In a news release on Monday, Rolls-Royce said it has agreed to settle its bribery and corruption cases with U.S., U.K., and Brazilian authorities by paying over $800 million to the countries in question.
The cases involve bribery and corruption of intermediaries in markets overseas. The company cooperated with authorities on the cases, admitting guilt in some dealings, and also claims to have passed its own concerns from 2012 onward about the matter to the U.K.’s Serious Fraud Office.
A BBC report reveals that some of the cases go back decades further, and also involve local companies in countries where Rolls-Royce has few representatives. These local companies then deal with sales, distribution, repair and maintenance. Rolls-Royce admitted to bribing officials in Kazakhstan, Thailand, Brazil, Azerbaijan, Angola and Iraq in order to obtain contracts in those countries, according to the U.S. Department of Justice.
U.S. authorities said that in among the bribes, Rolls-Royce used an intermediary to pay a Brazilian official $1.6 million in order to win multiple oil equipment contracts from Petrobras.
Rolls-Royce has reached a deferred prosecution agreement with the U.K.’s Serious Fraud Office and the U.S. Department of Justice, as well as a leniency agreement with Brazil’s Ministerio Publico Federal. The Department of Justice will receive $170 million, and the Ministerio Publico Federal will receive $25.6 million in the settlement.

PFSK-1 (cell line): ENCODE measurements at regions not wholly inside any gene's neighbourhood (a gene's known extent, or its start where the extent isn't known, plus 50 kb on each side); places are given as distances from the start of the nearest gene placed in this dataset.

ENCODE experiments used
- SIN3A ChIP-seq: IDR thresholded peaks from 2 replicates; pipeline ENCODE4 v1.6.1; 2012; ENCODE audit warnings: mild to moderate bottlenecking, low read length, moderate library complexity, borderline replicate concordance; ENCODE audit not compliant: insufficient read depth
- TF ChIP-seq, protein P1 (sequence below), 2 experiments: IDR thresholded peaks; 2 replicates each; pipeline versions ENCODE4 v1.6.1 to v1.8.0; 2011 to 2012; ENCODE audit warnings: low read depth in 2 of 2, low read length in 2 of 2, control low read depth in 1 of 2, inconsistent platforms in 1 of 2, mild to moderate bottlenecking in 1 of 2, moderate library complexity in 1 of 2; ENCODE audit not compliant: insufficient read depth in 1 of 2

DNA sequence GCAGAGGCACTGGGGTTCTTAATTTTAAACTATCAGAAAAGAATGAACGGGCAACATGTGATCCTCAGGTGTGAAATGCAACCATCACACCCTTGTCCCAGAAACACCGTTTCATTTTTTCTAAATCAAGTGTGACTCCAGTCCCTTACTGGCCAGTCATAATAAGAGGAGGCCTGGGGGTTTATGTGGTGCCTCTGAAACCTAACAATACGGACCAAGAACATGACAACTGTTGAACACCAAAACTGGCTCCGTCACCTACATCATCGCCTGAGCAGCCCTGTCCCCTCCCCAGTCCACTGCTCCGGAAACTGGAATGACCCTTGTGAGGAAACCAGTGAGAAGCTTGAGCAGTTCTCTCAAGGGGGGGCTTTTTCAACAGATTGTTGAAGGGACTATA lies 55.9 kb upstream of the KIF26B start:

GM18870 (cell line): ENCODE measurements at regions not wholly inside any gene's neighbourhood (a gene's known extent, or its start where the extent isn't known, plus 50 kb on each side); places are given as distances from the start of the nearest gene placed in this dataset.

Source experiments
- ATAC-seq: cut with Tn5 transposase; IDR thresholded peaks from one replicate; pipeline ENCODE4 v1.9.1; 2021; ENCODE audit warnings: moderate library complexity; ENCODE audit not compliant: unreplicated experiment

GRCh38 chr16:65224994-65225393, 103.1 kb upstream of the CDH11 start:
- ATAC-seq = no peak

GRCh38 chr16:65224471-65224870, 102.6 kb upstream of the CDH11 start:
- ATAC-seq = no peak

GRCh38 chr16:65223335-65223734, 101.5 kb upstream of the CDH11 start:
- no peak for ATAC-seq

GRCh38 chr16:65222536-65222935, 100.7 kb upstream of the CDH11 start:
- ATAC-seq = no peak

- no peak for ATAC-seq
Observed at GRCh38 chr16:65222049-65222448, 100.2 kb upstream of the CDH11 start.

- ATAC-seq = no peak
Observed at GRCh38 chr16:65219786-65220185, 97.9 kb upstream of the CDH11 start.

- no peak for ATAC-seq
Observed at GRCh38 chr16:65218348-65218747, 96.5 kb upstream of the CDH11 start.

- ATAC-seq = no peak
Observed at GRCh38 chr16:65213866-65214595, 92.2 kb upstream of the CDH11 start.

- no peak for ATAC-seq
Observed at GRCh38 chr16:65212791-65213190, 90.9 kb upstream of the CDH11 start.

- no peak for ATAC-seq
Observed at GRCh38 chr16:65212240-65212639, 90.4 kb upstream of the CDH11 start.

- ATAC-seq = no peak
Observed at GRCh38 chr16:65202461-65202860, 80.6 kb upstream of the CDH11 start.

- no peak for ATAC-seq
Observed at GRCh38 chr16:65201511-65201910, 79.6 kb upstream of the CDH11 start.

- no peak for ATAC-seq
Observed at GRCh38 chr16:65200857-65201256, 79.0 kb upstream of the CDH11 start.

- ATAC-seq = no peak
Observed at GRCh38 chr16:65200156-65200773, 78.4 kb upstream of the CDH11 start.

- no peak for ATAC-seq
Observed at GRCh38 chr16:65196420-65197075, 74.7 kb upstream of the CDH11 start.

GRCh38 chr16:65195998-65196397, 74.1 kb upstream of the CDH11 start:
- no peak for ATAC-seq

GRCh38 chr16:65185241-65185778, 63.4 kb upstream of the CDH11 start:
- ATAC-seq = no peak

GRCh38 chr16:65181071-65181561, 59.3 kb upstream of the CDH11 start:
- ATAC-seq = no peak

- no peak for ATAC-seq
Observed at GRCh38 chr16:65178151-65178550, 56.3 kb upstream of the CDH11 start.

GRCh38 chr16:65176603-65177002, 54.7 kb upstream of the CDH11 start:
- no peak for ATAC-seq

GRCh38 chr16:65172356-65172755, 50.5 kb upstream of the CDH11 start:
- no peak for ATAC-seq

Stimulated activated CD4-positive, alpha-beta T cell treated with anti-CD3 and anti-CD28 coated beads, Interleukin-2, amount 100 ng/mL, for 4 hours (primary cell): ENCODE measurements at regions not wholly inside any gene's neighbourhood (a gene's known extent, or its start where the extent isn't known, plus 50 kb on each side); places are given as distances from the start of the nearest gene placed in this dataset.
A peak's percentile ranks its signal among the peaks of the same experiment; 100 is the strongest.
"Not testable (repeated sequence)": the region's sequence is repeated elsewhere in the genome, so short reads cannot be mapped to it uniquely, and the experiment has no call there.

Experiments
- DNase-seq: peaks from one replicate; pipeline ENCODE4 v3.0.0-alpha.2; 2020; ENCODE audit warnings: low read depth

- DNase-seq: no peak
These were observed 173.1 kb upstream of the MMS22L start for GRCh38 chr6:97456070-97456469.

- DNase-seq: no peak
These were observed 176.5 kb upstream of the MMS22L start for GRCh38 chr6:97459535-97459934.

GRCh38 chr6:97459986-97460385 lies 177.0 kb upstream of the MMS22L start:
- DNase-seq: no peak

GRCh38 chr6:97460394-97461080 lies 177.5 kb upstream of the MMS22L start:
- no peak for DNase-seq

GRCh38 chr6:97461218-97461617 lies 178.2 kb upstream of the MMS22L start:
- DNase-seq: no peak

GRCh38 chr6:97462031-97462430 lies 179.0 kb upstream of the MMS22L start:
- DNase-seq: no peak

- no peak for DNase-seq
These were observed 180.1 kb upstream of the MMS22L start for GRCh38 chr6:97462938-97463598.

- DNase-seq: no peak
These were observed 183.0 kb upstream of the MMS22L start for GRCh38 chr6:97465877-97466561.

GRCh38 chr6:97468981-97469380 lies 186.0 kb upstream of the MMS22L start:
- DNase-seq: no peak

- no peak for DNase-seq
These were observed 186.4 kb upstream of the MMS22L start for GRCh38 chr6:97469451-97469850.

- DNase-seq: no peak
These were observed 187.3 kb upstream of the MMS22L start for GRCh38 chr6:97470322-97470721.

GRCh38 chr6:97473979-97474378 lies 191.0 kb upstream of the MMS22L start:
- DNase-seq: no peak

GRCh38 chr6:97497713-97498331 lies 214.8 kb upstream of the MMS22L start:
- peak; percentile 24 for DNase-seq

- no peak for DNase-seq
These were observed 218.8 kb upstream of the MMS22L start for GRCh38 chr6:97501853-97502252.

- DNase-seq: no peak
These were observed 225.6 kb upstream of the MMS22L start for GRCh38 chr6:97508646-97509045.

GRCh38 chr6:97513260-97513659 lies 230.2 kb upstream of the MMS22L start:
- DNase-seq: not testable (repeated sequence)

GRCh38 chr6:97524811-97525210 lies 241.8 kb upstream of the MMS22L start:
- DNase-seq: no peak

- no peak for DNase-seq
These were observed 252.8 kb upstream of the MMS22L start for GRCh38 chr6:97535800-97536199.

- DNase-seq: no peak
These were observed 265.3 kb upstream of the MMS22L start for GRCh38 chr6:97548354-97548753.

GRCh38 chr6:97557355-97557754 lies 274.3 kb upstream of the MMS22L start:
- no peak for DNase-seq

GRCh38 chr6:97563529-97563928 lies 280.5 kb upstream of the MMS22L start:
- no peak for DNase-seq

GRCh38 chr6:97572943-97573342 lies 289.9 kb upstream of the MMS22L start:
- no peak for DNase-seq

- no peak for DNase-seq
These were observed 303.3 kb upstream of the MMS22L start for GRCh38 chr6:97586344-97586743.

The DPA with the Serious Fraud Office was the subject of a preliminary court ruling on Monday. The proposed DPA was finalized after Rolls-Royce appeared in court on Tuesday to finalize the agreement. These voluntary agreements save the company from a prosecution trial, so long as the terms and penalty are fulfilled. The settlement includes $616 million plus interest to the Serious Fraud Office.
Warren East, the company’s chief executive officer, apologized in a statement “unreservedly” for the bribery and corruption. The statement said that the company is in the process of cutting back on the use of middlemen and overhauling its compliance rules.